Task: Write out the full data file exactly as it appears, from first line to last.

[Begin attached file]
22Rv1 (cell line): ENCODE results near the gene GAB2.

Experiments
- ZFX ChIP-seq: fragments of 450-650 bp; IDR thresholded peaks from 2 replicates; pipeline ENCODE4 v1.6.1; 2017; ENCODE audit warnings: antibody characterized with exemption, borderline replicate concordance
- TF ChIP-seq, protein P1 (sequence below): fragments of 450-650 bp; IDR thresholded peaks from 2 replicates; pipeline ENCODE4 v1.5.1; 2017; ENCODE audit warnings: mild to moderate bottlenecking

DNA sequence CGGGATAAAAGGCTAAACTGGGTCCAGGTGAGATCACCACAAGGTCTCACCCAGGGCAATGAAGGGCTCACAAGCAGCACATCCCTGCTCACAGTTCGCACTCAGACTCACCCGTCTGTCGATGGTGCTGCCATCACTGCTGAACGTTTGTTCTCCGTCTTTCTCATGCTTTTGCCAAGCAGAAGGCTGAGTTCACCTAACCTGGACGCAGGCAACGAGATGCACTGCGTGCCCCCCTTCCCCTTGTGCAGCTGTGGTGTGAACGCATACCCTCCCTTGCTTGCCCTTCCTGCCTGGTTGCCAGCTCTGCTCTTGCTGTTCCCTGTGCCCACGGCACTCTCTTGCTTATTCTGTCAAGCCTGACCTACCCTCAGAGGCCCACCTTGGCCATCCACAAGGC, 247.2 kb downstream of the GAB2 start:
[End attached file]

22Rv1 (cell line): ENCODE results near the gene GAB2.

Experiments
- ZFX ChIP-seq: fragments of 450-650 bp; IDR thresholded peaks from 2 replicates; pipeline ENCODE4 v1.6.1; 2017; ENCODE audit warnings: antibody characterized with exemption, borderline replicate concordance
- TF ChIP-seq, protein P1 (sequence below): fragments of 450-650 bp; IDR thresholded peaks from 2 replicates; pipeline ENCODE4 v1.5.1; 2017; ENCODE audit warnings: mild to moderate bottlenecking

DNA sequence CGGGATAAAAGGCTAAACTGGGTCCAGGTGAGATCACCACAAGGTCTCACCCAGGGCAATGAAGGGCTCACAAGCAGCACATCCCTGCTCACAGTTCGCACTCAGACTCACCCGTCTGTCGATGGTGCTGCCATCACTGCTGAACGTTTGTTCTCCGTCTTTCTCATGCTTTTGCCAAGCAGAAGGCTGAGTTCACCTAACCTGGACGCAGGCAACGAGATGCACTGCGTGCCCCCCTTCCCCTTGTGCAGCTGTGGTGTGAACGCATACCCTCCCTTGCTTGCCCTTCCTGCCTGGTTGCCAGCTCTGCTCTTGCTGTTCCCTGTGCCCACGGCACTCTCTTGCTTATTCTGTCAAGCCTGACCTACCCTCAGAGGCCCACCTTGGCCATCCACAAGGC, 247.2 kb downstream of the GAB2 start: